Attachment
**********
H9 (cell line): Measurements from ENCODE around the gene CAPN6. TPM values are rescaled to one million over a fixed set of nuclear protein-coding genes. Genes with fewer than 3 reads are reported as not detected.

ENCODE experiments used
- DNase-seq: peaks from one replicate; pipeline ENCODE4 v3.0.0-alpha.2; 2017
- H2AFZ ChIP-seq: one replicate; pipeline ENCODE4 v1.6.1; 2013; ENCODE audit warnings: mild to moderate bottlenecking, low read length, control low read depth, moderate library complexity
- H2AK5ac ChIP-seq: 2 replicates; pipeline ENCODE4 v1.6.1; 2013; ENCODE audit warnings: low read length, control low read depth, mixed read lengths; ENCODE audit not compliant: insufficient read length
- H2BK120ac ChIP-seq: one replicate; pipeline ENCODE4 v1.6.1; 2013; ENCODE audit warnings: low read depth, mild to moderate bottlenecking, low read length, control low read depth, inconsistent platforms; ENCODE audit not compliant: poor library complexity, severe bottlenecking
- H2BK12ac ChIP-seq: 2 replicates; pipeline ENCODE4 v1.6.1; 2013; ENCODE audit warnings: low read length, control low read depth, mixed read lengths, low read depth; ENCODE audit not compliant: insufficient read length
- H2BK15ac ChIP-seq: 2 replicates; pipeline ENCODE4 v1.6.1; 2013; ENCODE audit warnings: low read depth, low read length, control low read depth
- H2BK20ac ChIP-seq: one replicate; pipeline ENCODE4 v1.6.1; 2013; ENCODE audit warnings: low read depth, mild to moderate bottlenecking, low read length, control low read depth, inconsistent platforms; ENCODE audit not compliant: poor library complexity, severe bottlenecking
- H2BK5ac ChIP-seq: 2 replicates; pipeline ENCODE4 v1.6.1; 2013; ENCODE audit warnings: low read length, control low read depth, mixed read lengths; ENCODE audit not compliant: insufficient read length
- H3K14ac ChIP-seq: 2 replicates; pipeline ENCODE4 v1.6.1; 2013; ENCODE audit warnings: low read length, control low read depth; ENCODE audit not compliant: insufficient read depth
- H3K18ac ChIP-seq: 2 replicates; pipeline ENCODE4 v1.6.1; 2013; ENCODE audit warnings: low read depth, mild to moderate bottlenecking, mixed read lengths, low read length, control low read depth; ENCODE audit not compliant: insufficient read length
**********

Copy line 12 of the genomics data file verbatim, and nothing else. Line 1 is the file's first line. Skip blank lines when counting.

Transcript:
- H3K18ac ChIP-seq: 2 replicates; pipeline ENCODE4 v1.6.1; 2013; ENCODE audit warnings: low read depth, mild to moderate bottlenecking, mixed read lengths, low read length, control low read depth; ENCODE audit not compliant: insufficient read length